I want time for quiet, study, reflection, contemplation, walking, reading, writing, making music. I want to love, to serve, to make a difference. I want to leave this world a little better than I found it. I want to make a peaceful, joyful, life-giving home for my family and friends. I want to give generously and gladly of my time, my talents and my treasure.

After much careful prayer, thought, discerning and discussion, I'm ready to take a step in the direction of my dreams. 

I've been an educator with a company called Norwex for the last five years, on a very casual, on-and-off basis. In a nutshell: Norwex is a direct sales company whose mission is to improve quality of life by reducing harmful chemicals in our homes, creating safe and effective cleaning and self-care products. ( Here's a short "Why Norwex" video if you're curious 😊)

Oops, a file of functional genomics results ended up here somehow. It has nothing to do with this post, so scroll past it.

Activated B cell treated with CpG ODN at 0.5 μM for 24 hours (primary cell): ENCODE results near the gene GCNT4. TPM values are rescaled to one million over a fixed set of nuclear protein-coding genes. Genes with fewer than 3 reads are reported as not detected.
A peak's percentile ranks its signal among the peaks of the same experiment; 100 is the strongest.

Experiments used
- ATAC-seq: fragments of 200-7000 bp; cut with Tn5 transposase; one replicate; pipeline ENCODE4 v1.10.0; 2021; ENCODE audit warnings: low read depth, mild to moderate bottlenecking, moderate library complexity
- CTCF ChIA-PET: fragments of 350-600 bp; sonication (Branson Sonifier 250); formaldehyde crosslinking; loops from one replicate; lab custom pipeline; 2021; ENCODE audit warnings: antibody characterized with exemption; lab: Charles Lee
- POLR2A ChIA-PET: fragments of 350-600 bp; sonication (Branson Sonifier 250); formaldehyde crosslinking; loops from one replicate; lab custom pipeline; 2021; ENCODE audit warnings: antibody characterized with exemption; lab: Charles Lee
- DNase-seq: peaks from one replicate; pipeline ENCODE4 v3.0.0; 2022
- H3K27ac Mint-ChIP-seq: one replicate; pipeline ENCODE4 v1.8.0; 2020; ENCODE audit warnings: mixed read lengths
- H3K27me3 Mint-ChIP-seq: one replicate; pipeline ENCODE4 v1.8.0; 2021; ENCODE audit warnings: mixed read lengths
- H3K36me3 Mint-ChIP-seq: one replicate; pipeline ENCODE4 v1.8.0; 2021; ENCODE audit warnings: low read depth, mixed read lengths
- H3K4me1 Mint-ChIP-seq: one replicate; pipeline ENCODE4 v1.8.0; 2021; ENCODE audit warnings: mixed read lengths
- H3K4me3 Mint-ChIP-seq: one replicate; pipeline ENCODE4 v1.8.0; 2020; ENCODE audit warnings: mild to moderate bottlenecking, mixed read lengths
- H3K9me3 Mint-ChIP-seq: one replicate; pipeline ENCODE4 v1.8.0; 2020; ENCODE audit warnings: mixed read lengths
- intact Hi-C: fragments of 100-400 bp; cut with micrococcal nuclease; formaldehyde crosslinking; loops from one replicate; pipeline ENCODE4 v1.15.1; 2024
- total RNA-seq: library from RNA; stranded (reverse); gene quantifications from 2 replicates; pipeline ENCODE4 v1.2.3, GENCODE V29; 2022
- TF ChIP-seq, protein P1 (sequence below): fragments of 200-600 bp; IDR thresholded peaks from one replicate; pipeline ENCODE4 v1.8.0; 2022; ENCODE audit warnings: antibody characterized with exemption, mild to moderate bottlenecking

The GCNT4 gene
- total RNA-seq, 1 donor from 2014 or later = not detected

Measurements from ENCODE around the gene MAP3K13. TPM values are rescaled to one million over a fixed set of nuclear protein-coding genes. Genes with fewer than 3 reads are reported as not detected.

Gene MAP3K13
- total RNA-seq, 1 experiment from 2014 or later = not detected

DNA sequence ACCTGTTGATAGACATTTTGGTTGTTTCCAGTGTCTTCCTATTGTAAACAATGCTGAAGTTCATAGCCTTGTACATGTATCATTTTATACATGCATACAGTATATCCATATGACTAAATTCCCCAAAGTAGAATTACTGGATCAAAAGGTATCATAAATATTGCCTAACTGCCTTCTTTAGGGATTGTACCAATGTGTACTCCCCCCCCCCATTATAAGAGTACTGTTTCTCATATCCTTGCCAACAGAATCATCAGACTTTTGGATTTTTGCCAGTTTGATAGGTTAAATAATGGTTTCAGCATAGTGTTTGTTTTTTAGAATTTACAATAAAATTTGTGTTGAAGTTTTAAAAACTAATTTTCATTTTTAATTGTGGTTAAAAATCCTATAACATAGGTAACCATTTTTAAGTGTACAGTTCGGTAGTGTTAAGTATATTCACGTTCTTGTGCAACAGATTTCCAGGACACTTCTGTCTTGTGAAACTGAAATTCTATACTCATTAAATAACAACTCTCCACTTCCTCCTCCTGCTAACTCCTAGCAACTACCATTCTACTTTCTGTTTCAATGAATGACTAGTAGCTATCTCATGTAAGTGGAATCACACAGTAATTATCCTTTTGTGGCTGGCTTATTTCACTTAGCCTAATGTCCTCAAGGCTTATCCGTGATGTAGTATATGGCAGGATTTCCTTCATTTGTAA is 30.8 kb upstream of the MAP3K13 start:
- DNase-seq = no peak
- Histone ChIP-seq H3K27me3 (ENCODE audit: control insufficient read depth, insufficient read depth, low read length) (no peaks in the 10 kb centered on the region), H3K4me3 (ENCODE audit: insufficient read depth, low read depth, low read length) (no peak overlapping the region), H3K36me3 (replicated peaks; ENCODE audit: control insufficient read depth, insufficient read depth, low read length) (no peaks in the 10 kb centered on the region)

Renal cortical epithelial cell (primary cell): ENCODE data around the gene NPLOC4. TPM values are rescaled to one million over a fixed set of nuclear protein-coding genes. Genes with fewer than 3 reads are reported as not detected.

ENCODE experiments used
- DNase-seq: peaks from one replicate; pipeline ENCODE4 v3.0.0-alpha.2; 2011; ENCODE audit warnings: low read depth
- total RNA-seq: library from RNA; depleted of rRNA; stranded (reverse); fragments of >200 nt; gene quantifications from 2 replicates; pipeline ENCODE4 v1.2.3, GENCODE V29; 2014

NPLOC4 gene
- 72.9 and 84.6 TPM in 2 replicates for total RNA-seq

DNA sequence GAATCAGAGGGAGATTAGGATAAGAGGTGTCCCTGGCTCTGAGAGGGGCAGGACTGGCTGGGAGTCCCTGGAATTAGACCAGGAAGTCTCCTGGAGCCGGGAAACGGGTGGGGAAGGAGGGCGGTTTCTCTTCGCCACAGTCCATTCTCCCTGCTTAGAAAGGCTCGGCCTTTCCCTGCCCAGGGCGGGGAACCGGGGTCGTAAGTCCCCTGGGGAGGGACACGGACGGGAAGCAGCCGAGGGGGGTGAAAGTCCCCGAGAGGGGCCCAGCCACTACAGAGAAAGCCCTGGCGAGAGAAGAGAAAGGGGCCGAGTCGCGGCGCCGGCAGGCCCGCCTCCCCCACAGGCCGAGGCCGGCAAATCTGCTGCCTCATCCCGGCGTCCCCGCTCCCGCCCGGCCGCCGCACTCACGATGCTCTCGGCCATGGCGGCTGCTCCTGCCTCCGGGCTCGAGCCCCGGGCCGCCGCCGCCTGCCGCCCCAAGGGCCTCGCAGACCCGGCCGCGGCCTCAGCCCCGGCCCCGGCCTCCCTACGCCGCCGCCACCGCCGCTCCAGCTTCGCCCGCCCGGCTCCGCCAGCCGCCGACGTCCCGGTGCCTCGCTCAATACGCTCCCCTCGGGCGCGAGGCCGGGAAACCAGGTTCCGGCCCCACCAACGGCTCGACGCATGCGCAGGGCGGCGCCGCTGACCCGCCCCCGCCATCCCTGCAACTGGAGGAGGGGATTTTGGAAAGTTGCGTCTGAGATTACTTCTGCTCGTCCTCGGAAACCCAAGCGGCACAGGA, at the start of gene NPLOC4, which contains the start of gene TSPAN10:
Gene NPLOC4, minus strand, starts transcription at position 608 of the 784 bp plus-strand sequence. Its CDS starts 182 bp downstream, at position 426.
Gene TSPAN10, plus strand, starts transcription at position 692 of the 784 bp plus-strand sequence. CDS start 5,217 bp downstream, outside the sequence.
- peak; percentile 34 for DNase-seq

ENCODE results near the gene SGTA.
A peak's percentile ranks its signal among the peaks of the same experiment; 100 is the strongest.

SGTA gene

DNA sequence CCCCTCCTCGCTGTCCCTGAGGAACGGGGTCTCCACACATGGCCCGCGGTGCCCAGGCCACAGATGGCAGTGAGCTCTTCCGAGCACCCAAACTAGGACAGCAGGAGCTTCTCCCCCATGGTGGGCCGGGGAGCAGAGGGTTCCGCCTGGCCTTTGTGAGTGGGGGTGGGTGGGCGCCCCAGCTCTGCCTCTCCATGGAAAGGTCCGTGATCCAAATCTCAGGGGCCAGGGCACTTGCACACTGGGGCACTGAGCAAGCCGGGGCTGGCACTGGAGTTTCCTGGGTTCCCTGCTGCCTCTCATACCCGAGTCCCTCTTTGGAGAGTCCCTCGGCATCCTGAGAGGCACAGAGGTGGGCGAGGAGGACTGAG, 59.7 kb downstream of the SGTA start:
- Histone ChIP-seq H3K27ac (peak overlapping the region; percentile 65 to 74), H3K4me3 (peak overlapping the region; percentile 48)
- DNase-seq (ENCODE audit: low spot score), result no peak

I joined as a desperate mother of young kids with undiagnosed bipolar disorder who couldn't keep a job but badly needed to produce some income. In addition to a solid mission and great products, the Norwex opportunity attracted me because I could be home with my boys and work around my other responsibilities. I found I was really good at some parts of the business, but really awful at others. I would do quite well for a bit, doing parties and making some money, but I ran screaming from the idea of following up with my customers, lest I annoy them and have them think poorly of me. (That's the people-pleasing, codependent, approval addiction part...) Then business would die down and I'd give up. Until the next time I was in a tight spot. And the cycle would repeat.